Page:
Like HowStuffWorks on Facebook!

How to Avoid Spyware

        Tech | How-to Tech

Avoiding Spyware

When it comes to spyware, the best defense is a great offense. Taking action to avoid getting spyware on your computer in the first place helps prevent you from becoming a victim. That is, of course, easier said than done. However, there are a number of actions you should take to guard against the spyware threat:

  • Keep Windows up-to-date by setting up automatic updates in the control panel. Microsoft issues critical updates at least monthly. Many of those are designed to eliminate or avoid specific spyware threats.
  • Install an anti-virus software package and keep it updated at all times. There are many of these available, some of which are free. The most popular brands include Norton, Microsoft Defender, McAfee, Spybot, Search & Destroy, Pest Control and Grisoft. Your Internet service provider may offer a utility or guide you to a recommended solution, too.
  • Don't download shareware (or anything else for that matter) from unknown sources. Seek out reliable providers of free utilities, such as
  • When you do download software, read the end user license agreement before committing to the installation. When in doubt, do not install the software.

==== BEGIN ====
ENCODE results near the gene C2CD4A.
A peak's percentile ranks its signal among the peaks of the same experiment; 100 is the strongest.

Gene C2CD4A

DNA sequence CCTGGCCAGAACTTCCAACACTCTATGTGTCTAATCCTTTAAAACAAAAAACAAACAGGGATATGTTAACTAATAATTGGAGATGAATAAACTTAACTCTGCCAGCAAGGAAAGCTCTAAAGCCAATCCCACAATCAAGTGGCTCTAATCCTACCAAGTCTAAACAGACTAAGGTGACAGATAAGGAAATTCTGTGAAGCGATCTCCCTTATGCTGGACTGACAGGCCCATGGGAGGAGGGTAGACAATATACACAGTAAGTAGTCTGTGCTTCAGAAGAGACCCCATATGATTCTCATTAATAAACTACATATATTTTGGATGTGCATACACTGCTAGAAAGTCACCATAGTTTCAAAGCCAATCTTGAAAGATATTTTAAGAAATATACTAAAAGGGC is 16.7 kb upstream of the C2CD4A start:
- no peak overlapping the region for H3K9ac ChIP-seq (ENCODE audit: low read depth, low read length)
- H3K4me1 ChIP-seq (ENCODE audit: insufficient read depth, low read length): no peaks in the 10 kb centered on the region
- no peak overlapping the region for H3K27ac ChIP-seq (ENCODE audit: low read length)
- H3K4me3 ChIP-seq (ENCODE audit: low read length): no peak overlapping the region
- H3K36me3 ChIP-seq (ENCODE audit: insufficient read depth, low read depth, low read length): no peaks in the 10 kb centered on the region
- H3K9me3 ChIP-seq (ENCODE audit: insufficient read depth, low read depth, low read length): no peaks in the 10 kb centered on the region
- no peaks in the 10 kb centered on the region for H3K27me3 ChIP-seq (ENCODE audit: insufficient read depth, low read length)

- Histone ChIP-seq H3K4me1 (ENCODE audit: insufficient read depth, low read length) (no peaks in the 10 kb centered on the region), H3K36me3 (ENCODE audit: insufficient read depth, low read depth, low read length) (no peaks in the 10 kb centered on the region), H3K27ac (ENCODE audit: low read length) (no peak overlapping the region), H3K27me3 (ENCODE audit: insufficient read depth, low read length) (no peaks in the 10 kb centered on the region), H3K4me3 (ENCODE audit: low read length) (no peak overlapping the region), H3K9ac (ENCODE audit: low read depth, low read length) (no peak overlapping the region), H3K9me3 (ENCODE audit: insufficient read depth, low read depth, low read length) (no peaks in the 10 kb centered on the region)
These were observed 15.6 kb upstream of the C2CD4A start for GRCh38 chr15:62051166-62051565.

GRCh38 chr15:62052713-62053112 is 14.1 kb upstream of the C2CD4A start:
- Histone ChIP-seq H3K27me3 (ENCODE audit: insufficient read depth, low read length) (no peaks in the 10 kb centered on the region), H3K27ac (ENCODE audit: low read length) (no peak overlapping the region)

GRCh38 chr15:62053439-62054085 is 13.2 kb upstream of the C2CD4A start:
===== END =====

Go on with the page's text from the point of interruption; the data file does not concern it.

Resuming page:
• Don't click on any pop-up or advertisement for free anti-spyware software. These are almost always fake, even if they carry the name and logo of a well-known publisher. Ironically, this is a very popular method used to distribute spyware and other malware. If you're looking for anti-virus software, go directly to the company's Web site and be sure you're where you think you are.
  • Set your browser and operating system security level to at least the medium setting (or higher) for best results. You may see a few more warning messages, but it's a small price to pay for security.
  • Install a firewall and, if you have a home network, use a separate router, rather than sharing the Internet connection through one of your computers. This puts one more barrier between you and the bad guys.
  • Avoid questionable Web sites. If you visit a site that seems strange, there's a good chance you shouldn't be there.
  • If a virus alert appears on your screen as you visit a Web site, don't click on it, even to close it. Instead, type control-alt-delete to launch the Task Manager and use the "End Task" command to close the window. Next, use your own anti-virus software to run a complete scan of the system.
  • Never open an e-mail attachment if you're uncertain of its source.